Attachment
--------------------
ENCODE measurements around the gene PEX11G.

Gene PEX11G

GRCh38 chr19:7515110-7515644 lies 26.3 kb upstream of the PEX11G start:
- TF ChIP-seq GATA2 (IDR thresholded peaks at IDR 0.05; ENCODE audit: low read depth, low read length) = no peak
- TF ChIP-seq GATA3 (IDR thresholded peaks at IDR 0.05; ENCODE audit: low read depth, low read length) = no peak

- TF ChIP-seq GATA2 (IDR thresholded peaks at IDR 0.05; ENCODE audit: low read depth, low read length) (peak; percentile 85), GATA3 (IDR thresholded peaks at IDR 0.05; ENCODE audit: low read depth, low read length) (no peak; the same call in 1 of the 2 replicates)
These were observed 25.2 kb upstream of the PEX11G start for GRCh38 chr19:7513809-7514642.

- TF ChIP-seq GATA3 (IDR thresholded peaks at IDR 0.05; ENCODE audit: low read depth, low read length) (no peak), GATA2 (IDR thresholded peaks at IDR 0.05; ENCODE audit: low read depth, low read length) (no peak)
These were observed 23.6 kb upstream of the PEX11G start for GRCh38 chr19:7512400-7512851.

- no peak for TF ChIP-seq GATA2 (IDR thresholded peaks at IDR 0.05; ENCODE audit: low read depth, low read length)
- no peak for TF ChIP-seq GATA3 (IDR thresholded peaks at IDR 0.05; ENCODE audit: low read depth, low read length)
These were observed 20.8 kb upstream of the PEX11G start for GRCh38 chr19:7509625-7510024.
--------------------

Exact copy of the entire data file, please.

ENCODE measurements around the gene PEX11G.

Gene PEX11G

GRCh38 chr19:7515110-7515644 lies 26.3 kb upstream of the PEX11G start:
- TF ChIP-seq GATA2 (IDR thresholded peaks at IDR 0.05; ENCODE audit: low read depth, low read length) = no peak
- TF ChIP-seq GATA3 (IDR thresholded peaks at IDR 0.05; ENCODE audit: low read depth, low read length) = no peak

- TF ChIP-seq GATA2 (IDR thresholded peaks at IDR 0.05; ENCODE audit: low read depth, low read length) (peak; percentile 85), GATA3 (IDR thresholded peaks at IDR 0.05; ENCODE audit: low read depth, low read length) (no peak; the same call in 1 of the 2 replicates)
These were observed 25.2 kb upstream of the PEX11G start for GRCh38 chr19:7513809-7514642.

- TF ChIP-seq GATA3 (IDR thresholded peaks at IDR 0.05; ENCODE audit: low read depth, low read length) (no peak), GATA2 (IDR thresholded peaks at IDR 0.05; ENCODE audit: low read depth, low read length) (no peak)
These were observed 23.6 kb upstream of the PEX11G start for GRCh38 chr19:7512400-7512851.

- no peak for TF ChIP-seq GATA2 (IDR thresholded peaks at IDR 0.05; ENCODE audit: low read depth, low read length)
- no peak for TF ChIP-seq GATA3 (IDR thresholded peaks at IDR 0.05; ENCODE audit: low read depth, low read length)
These were observed 20.8 kb upstream of the PEX11G start for GRCh38 chr19:7509625-7510024.